On the beach overlooking the volcanic islands, I could feel Marta’s tongue in my mouth: hot and dry, rough as sand. Then, warm and squishy; which made me feel like I was kissing a dog. She pulled away, saying something. I was surprised by how much effort it took for me to lift my head up and look her in the eyes. She was no longer scowling. 

“What did you say?” I asked. 

She laughed awkwardly, wiping the corners of her mouth, “You taste like vomit.” 

She reached into my pants, grasping around, adrift. 

“Is there something wrong?” 

“Forget it,” I replied, my teeth gritted.

I laid her down on the sand and covered her with the beach towel. I started to finger her absentmindedly. I began to think maybe the surgery had been vital. Look at me now, I thought, I am on vacation, I am not alone, not entirely unhappy, unheeded. Why should I trample over something that had been vital with my misery? I am so tired of being cynical. 

As I laid there, fingering Marta, I thought back to one day when an old man had come up to me in the oncologist’s waiting room. His fat body was trembling and his hairless head bobbed up and down. As he lurched towards me, he puckered his lips and said in a child’s voice,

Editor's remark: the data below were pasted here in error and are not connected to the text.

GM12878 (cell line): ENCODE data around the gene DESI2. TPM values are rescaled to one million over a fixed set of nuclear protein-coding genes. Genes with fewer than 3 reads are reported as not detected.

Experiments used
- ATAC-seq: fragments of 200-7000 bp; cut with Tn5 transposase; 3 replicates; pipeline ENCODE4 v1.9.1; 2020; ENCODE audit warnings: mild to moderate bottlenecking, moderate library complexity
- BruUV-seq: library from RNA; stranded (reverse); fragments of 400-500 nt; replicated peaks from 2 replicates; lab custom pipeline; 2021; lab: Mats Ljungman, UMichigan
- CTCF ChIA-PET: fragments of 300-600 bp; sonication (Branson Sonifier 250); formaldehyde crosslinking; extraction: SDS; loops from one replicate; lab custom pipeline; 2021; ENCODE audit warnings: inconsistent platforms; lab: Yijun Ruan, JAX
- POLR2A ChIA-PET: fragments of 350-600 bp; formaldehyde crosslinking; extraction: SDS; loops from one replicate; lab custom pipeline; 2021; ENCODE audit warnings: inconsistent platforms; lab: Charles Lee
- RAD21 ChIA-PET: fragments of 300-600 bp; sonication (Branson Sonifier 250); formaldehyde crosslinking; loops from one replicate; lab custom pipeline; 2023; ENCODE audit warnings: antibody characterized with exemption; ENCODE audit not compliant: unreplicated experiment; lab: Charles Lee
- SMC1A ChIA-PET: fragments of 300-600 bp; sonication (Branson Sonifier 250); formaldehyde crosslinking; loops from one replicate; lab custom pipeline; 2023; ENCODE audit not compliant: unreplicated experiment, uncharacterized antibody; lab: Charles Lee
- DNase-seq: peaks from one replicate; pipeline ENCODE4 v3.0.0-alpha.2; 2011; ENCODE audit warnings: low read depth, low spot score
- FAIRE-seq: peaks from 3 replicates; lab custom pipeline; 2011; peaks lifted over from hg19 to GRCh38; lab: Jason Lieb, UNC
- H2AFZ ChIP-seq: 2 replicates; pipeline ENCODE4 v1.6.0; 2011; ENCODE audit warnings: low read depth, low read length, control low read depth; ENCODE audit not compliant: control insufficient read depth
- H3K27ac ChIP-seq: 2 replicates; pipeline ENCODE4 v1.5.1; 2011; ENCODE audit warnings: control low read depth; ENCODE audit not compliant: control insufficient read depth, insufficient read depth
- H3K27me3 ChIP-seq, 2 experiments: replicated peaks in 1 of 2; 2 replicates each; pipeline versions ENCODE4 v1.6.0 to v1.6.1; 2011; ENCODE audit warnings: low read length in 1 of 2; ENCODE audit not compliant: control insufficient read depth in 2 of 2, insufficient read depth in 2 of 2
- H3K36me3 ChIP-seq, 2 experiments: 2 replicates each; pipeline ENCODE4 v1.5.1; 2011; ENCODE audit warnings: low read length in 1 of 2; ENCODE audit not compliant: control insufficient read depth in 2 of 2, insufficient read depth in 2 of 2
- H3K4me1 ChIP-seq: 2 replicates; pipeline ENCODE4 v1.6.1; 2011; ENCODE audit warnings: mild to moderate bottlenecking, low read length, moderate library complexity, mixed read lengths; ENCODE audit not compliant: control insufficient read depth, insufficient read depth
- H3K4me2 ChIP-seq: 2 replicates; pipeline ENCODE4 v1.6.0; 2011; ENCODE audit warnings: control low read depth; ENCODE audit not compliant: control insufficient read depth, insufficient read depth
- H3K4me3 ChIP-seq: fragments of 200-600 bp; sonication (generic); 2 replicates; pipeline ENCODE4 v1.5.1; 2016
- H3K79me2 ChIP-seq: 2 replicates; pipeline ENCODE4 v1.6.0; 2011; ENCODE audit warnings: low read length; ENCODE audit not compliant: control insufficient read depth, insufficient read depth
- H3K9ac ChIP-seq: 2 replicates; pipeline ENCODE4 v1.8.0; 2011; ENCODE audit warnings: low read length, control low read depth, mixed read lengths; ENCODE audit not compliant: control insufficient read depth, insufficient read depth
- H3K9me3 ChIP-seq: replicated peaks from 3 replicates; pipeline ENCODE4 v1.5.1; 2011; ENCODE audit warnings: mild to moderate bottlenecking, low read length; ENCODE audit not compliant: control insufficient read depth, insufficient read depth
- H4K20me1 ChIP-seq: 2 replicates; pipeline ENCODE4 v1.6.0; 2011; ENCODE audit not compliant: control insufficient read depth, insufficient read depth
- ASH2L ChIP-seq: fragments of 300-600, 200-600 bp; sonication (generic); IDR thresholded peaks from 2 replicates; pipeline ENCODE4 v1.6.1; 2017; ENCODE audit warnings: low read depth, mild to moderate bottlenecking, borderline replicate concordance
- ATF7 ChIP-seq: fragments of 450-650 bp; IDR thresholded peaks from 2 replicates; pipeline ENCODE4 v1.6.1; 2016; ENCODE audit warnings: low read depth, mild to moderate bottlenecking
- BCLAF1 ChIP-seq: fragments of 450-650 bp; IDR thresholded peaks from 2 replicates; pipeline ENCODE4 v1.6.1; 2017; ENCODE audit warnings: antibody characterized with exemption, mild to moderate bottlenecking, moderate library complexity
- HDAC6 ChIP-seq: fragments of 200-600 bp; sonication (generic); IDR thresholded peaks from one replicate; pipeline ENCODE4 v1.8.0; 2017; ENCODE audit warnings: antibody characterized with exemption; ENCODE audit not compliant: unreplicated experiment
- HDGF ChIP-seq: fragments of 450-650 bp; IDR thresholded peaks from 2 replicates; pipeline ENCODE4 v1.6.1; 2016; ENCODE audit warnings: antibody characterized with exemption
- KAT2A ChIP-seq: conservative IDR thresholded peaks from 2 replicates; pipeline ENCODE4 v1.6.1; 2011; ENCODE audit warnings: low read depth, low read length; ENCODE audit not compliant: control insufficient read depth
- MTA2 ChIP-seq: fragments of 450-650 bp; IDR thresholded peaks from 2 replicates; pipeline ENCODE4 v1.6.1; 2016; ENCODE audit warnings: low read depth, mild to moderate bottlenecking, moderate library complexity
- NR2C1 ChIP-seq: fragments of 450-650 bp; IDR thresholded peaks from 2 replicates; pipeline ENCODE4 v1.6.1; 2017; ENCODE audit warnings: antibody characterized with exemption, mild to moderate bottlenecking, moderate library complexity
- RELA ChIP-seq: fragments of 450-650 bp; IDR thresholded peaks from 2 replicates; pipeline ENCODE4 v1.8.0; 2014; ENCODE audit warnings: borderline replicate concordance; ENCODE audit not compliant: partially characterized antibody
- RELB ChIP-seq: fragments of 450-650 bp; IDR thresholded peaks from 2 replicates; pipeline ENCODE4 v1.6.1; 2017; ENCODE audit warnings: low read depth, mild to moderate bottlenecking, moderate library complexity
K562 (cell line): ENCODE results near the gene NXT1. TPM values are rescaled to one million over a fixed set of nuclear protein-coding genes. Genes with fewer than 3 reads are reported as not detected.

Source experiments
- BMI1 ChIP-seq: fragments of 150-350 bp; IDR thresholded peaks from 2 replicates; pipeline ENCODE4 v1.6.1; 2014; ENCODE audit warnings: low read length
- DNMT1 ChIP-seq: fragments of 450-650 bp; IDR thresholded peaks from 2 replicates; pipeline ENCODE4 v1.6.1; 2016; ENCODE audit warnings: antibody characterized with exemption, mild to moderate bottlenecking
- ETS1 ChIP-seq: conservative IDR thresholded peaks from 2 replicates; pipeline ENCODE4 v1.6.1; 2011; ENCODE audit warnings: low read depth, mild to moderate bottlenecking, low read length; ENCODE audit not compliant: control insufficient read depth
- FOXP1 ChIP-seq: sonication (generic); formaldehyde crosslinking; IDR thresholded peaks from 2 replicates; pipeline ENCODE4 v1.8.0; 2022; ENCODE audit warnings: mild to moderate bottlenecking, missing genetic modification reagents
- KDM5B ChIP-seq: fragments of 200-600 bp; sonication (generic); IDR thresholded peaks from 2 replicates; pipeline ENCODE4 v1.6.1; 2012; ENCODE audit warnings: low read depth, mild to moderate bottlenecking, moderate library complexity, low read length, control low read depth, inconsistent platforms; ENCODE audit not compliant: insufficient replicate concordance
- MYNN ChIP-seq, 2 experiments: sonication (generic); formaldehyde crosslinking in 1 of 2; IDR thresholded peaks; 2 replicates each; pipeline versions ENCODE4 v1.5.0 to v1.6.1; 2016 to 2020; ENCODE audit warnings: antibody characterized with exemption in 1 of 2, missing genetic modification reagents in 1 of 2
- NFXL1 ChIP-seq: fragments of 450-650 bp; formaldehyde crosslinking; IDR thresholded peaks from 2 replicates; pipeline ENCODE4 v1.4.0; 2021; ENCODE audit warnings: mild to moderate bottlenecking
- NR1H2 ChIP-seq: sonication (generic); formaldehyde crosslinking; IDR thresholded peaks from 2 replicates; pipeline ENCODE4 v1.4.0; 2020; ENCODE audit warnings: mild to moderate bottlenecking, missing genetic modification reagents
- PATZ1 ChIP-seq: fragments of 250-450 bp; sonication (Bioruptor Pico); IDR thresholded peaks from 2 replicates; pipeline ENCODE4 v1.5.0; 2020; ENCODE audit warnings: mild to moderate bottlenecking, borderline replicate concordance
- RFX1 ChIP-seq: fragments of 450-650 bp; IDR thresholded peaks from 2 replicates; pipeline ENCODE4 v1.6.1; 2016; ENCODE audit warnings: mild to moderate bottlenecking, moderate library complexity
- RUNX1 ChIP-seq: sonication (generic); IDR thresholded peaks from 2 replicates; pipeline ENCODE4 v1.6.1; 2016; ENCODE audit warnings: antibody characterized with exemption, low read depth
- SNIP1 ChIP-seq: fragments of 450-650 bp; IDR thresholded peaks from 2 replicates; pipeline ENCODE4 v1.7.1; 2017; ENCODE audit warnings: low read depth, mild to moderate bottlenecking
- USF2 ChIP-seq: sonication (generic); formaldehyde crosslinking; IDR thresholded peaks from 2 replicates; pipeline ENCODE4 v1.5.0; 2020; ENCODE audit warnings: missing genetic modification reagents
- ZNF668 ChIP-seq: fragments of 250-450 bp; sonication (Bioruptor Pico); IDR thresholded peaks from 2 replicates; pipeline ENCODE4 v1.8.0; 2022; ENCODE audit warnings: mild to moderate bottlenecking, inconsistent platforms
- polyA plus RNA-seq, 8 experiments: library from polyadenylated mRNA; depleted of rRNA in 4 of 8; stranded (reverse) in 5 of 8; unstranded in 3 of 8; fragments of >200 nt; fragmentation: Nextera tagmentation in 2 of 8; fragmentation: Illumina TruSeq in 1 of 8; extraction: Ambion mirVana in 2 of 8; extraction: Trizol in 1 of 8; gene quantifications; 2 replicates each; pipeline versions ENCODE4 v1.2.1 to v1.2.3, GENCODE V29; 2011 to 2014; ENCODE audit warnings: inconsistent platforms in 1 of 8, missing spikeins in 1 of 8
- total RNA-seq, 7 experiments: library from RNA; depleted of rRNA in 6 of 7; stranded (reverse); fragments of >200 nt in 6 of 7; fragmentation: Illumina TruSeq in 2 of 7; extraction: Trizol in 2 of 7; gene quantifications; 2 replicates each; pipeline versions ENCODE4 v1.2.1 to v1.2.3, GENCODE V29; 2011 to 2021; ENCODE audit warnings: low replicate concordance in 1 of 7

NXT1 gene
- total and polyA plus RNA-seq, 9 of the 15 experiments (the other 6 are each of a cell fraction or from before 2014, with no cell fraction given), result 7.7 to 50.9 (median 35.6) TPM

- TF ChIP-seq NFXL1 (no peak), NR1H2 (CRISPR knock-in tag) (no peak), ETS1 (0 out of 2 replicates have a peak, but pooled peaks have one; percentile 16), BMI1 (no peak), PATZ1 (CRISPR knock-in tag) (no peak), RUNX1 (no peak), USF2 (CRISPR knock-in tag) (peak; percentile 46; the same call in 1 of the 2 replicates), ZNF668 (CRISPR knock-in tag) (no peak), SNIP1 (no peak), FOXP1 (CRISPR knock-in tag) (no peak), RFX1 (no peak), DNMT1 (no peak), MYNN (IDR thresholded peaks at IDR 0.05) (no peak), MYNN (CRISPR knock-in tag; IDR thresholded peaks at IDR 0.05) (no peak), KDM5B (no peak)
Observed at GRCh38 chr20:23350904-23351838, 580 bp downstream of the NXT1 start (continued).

“I got a boo-boo. Do you do too?”

I laughed out loud and Marta looked up at me, puzzled. She felt more and more foreign to me as I went deeper inside her. She lifted her torso up and began shouting, 

“More, more,” she cried, her voice almost sounding human. 

As my hand slid deeper inside her, everything became vague, dark, almost silent. I began to think that even if I had not gotten sick, or stayed at that particular hotel, or gone to this beach, or chosen this town, I still would have found Marta and she would have found me. 

Marta cooed loudly. I beamed down at her, her face bathed in sunlight. She cried out as her belly rose and fell. She dug her long, painted nails deep into my shoulders. 

I thought she may have been faking it. 

I almost said this to her but then a heat surged in my face, behind my eyes and cascaded throughout my body, fizzing away in my skin. All of a sudden, I remembered someone. The color purple? Yes, the color purple. Small teeth? Big, swooshing tits? Who was this person? I looked at Marta’s face. I leaned closer, squinting. Her features were chiseled but her stomach was chunky and reminded me of a pillow. The warmth rose again and then I slept.